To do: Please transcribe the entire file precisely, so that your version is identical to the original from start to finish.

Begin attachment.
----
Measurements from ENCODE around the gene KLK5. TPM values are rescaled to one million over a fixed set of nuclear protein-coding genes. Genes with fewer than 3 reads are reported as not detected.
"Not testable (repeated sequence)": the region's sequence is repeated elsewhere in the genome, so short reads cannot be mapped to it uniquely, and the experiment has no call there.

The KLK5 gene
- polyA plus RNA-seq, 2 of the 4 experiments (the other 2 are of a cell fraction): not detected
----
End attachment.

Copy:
Measurements from ENCODE around the gene KLK5. TPM values are rescaled to one million over a fixed set of nuclear protein-coding genes. Genes with fewer than 3 reads are reported as not detected.
"Not testable (repeated sequence)": the region's sequence is repeated elsewhere in the genome, so short reads cannot be mapped to it uniquely, and the experiment has no call there.

The KLK5 gene
- polyA plus RNA-seq, 2 of the 4 experiments (the other 2 are of a cell fraction): not detected